The Java Persistence API (JPA) was created to provide a standard Object Relational Mapping (ORM) solution for Java by combining the Java Data Objects API (JDO) and Entity beans from the Enterprise JavaBeans (EJB) specification. JPA technology allows data management by converting regular Java classes into entities and using an EntityManager. An entity may be defined by annotating the class or providing an XML mapping. Queries may be defined using an annotation, XML markup file or using the Criteria API. Although JPA is a part of the Java Enterprise Edition (JEE) specification, it does not require an application server or client container. Hibernate and EclipseLink (formerly TopLink) provide implementations of the JPA specification and provide stand alone implementations.

Entites
Any class may become an entity as long as it has a no argument constructor, is not declared final, has no persistent fields declared final and persistable fields should only be accessed using methods. Here is a simple example of a class that would be a good candidate for an entity:

import java.io.Serializable;

public class Customer implements Serializable
{
	private Integer customerId;
	private String firstName;
	private String lastName;
	private String emailAddress;
	private String accountNumber;

	public Integer getCustomerId()
	{
		return customerId;
	}

	public void setCustomerId(Integer customerId)
	{
		this.customerId = customerId;
	}

	public String getFirstName()
	{
		return firstName;
	}

	public void setFirstName(String firstName)
	{
		this.firstName = firstName;
	}

	public String getLastName()
	{
		return lastName;
	}

	public void setLastName(String lastName)
	{
		this.lastName = lastName;
	}

	public String getEmailAddress()
	{
		return emailAddress;
	}

	public void setEmailAddress(String emailAddress)
	{
		this.emailAddress = emailAddress;
	}

	public String getAccountNumber()
	{
		return accountNumber;
	}

	public void setAccountNumber(String accountNumber)
	{
		this.accountNumber = accountNumber;
	}
}

This is a simple class that follows the JavaBean convention. The class implements java.io.Serializable, but is only required to do so in the case where the entity is detached and given to a client over a network connection. There are two methods to declare a class an entity, the first method requires that the class be annotated as in this example:

import java.io.Serializable;
import javax.persistence.*;

@Entity
@Table(schema="myschema", name="customer_table")
public class Customer implements Serializable
{
	@Id
	@Column(name="CUSTOMER_ID")
	@GeneratedValue(strategy = GenerationType.SEQUENCE, generator = "CUSTOMER_ID_SEQ")
	@SequenceGenerator(name = "CUSTOMER_ID_SEQ", schema = "myschema", sequenceName = "customer_id_seq", allocationSize = 1)
	private Integer customerId;
	@Column(name="FIRST_NAME")
	private String firstName;
	@Column(name="LAST_NAME")
	private String lastName;
	@Column(name="EMAIL_ADDRESS")
	private String emailAddress;
	@Column(name="ACCOUNT_NUMBER")
	private String accountNumber;

	//Begin accessor and mutator methods here...
}

The @Entity annotation is required to mark this class as an entity and the @Table annotation defines the database table where the data will be stored/retrieved. Each field in the class that is to be persisted will also require an @Column annotation with the name of the column that holds the data. The column that represents the primary key is required to use the @Id annotation or in the case of multiple fields, use a composite key class.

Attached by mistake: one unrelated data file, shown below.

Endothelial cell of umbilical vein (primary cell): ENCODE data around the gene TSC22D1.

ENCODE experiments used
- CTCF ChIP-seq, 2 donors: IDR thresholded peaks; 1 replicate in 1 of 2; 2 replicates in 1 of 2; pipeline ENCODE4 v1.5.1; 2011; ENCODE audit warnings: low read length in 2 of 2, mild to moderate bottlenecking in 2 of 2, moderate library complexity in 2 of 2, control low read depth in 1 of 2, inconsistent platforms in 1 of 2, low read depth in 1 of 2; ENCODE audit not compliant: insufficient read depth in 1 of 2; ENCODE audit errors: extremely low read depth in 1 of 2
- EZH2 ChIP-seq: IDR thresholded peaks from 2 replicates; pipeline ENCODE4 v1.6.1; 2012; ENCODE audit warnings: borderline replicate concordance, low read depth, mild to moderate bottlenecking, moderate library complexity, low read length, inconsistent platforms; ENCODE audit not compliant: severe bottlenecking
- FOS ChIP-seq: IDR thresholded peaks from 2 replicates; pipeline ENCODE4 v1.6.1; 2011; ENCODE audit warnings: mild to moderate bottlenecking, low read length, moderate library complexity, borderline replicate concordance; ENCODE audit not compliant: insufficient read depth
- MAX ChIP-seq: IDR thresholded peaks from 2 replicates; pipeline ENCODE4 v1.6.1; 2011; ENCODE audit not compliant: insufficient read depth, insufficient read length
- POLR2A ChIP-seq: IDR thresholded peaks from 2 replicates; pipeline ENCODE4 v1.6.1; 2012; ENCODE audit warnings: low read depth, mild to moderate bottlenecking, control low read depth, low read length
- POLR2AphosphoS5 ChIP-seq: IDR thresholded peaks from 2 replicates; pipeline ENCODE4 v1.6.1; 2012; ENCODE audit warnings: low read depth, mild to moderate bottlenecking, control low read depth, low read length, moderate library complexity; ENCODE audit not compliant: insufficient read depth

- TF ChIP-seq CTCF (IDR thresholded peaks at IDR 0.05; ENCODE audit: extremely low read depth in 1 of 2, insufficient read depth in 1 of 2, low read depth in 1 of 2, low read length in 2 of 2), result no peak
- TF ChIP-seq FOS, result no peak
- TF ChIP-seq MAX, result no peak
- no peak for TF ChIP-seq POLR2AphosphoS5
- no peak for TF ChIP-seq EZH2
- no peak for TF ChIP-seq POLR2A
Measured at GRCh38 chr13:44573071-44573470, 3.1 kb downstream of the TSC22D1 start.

There may be an instance where the domain class should not be annotated, in this case JPA provides an XML syntax. The XML must be referenced from the persistence.xml file used to configure JPA. Here is an example of the XML required to configure the Customer domain object:

<?xml version="1.0" encoding="UTF-8"?>
<entity-mappings xmlns="http://java.sun.com/xml/ns/persistence/orm"
xmlns:xsi="http://www.w3.org/2001/XMLSchema-instance"
xsi:schemaLocation="http://java.sun.com/xml/ns/persistence/orm 
http://java.sun.com/xml/ns/persistence/orm_2_0.xsd"
				     version="2.0">
	<package>com.jtv.domain.customer</package>
	<entity class="com.jtv.domain.customer.Customer" access="FIELD" name="Customer">
		<attributes>
			<id name="customerId" access="FIELD">
				<column name="CUST_ID"/>
				<generated-value strategy="SEQUENCE" generator="CUSTOMER_ID_SEQ"/>
				<sequence-generator name="CUSTOMER_ID_SEQ" schema="myschema" sequence-name="customer_id_seq" allocation-size="1"/>
			</id>
			<basic name="emailAddress" access="FIELD">
				<column name="EMAIL_ADDRESS"/>
			</basic>
			<basic name="firstName" access="FIELD">
				<column name="FIRST_NAME"/>
			</basic>
			<basic name="lastName" access="FIELD">
				<column name="LAST_NAME"/>
			</basic>
			<basic name="accountNumber" access="FIELD">
				<column name="ACCOUNT_NUMBER"/>
			</basic>
		</attributes>
	</entity>
</entity-mappings>

Everything is defined the same as when annotations were used, but the definitions now reside in a separate XML file. The developer has been given control to decide which approach is best suited for the task at hand.

Queries
Once a class has been identified as an entity, queries will need to be defined to manage the data. There are three methods for defining queries: annotations, XML and the Criteria API. The Criteria API is beyond the scope of this article.

Here is an example of using annotations to define queries:

import java.io.Serializable;
import javax.persistence.*;

@Entity
@Table(schema="myschema", name="customer_table")
@NamedQueries(value = {
@NamedQuery(name = "customerQuery", query = "Select c from Customer c where c.emailAddress = :email")
})
public class Customer implements Serializable
{
	@Id
	@Column(name="CUSTOMER_ID")
	@GeneratedValue(strategy = GenerationType.SEQUENCE, generator = "CUSTOMER_ID_SEQ")
	@SequenceGenerator(name = "CUSTOMER_ID_SEQ", schema = "myschema", sequenceName = "customer_id_seq", allocationSize = 1)
	private Integer customerId;
	@Column(name="FIRST_NAME")
	private String firstName;
	@Column(name="LAST_NAME")
	private String lastName;
	@Column(name="EMAIL_ADDRESS")